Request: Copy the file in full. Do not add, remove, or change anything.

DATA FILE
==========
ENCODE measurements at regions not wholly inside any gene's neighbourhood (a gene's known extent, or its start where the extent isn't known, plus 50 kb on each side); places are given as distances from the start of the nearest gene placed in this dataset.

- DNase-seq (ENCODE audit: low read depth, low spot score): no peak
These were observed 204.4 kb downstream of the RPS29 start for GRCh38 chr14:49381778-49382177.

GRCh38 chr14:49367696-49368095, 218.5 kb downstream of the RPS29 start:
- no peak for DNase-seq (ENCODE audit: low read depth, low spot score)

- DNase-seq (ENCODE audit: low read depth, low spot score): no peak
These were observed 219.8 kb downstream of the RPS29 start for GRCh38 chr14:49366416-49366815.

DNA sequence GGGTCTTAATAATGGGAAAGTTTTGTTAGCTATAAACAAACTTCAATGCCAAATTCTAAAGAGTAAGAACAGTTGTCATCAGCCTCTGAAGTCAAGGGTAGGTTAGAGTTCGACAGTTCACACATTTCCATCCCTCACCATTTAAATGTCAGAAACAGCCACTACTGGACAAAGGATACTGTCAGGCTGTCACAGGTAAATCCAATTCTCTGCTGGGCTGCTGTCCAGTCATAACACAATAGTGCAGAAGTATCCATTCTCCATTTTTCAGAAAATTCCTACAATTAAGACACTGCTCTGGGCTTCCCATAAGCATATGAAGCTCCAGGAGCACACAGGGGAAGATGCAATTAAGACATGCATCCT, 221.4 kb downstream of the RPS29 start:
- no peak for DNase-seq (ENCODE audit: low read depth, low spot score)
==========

ENCODE measurements at regions not wholly inside any gene's neighbourhood (a gene's known extent, or its start where the extent isn't known, plus 50 kb on each side); places are given as distances from the start of the nearest gene placed in this dataset.

- DNase-seq (ENCODE audit: low read depth, low spot score): no peak
These were observed 204.4 kb downstream of the RPS29 start for GRCh38 chr14:49381778-49382177.

GRCh38 chr14:49367696-49368095, 218.5 kb downstream of the RPS29 start:
- no peak for DNase-seq (ENCODE audit: low read depth, low spot score)

- DNase-seq (ENCODE audit: low read depth, low spot score): no peak
These were observed 219.8 kb downstream of the RPS29 start for GRCh38 chr14:49366416-49366815.

DNA sequence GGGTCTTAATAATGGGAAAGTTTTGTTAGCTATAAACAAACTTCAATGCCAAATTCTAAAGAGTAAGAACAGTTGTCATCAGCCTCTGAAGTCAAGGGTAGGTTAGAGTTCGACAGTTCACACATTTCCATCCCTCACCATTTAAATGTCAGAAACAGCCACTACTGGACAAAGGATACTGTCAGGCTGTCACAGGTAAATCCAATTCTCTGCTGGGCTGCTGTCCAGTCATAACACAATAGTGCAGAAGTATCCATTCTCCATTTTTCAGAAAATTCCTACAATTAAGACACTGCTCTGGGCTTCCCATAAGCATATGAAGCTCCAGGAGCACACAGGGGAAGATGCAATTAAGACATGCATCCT, 221.4 kb downstream of the RPS29 start:
- no peak for DNase-seq (ENCODE audit: low read depth, low spot score)